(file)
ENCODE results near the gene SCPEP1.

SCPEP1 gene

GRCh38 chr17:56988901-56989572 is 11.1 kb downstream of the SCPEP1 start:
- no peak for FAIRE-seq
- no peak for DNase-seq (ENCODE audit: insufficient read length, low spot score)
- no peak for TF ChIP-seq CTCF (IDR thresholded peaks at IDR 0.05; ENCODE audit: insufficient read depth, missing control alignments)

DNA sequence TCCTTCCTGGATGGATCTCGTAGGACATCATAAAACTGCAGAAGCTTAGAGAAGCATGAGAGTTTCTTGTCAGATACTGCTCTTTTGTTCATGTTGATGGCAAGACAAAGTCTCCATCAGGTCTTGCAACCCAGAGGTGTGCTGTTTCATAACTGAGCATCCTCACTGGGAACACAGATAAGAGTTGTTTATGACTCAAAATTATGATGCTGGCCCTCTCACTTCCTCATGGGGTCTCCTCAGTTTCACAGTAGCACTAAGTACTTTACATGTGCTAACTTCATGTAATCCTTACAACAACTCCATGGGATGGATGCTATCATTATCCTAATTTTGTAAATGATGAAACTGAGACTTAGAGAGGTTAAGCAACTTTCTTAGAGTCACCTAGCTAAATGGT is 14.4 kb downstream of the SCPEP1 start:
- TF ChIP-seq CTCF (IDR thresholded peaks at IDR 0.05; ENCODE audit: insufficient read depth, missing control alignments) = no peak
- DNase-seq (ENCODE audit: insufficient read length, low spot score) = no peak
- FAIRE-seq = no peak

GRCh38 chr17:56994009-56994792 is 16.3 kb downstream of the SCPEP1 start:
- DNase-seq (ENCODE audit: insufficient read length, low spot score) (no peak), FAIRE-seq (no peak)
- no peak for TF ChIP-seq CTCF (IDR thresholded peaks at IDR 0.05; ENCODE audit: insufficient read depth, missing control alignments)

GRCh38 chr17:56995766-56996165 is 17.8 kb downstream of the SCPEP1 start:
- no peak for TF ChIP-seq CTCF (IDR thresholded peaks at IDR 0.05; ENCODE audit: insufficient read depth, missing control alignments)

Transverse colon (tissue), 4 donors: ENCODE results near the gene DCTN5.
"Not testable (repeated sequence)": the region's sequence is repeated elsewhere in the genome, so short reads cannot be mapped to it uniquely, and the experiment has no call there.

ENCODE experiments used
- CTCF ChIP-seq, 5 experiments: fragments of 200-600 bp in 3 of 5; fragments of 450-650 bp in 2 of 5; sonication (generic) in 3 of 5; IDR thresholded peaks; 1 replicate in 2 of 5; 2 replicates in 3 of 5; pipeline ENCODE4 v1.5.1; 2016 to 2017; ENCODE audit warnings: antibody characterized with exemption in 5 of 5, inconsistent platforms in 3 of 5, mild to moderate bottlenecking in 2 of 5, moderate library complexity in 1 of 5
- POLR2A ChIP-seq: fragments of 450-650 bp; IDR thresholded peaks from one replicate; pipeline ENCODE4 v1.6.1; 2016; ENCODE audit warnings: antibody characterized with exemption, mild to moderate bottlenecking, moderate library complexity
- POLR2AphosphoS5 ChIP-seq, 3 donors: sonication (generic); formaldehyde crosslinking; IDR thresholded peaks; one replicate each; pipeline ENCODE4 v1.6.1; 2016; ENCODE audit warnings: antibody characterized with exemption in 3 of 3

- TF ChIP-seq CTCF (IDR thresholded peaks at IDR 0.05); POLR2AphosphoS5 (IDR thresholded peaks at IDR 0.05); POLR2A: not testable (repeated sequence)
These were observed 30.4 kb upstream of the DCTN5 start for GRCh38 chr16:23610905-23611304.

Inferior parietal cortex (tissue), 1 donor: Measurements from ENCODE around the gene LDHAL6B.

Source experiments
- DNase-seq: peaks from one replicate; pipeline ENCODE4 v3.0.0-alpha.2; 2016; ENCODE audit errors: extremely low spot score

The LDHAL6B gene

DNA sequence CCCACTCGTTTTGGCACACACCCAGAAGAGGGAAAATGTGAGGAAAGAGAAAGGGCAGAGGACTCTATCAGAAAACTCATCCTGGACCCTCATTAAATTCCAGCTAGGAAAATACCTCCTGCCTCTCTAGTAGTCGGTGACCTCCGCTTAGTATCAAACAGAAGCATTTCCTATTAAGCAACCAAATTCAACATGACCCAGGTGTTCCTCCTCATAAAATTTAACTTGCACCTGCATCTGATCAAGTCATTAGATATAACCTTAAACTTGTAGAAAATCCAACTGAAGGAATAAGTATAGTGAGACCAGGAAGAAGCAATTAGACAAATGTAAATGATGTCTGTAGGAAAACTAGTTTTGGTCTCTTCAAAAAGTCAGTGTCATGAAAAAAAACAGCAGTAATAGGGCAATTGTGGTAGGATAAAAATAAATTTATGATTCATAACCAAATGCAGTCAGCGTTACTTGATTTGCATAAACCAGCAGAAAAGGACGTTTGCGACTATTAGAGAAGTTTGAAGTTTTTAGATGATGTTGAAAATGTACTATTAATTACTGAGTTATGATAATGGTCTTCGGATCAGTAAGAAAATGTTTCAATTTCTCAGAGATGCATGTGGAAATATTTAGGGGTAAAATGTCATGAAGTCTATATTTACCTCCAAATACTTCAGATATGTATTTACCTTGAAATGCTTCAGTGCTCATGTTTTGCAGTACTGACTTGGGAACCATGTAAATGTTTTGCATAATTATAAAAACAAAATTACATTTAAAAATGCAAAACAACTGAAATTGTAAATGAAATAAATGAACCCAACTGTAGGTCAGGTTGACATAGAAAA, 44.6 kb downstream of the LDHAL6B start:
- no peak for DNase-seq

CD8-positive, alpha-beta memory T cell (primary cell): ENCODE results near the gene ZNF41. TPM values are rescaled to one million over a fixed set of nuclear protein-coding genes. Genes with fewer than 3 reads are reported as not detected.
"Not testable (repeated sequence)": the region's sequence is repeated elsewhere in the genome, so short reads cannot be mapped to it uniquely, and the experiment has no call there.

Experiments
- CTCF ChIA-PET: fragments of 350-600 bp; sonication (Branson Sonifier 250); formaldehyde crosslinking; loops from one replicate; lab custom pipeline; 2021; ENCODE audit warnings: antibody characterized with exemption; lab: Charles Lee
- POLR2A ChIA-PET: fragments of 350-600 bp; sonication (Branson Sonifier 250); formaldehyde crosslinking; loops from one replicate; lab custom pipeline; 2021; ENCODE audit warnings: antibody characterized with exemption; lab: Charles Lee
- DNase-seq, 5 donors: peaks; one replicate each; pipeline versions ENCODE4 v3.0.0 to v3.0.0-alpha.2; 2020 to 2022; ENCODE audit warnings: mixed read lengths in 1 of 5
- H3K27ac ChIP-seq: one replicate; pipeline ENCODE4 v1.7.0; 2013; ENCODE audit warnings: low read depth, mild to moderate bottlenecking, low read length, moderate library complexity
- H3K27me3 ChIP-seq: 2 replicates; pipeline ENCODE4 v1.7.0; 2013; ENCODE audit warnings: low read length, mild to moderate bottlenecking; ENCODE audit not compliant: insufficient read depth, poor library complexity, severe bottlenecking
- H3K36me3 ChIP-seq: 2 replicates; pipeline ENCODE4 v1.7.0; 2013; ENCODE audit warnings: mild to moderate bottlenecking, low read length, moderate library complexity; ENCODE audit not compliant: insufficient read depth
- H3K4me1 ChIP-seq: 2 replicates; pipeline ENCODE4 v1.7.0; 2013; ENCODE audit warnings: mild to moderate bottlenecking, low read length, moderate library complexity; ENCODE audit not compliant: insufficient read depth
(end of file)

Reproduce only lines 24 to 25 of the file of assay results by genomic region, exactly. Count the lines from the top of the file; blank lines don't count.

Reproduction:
Inferior parietal cortex (tissue), 1 donor: Measurements from ENCODE around the gene LDHAL6B.

Source experiments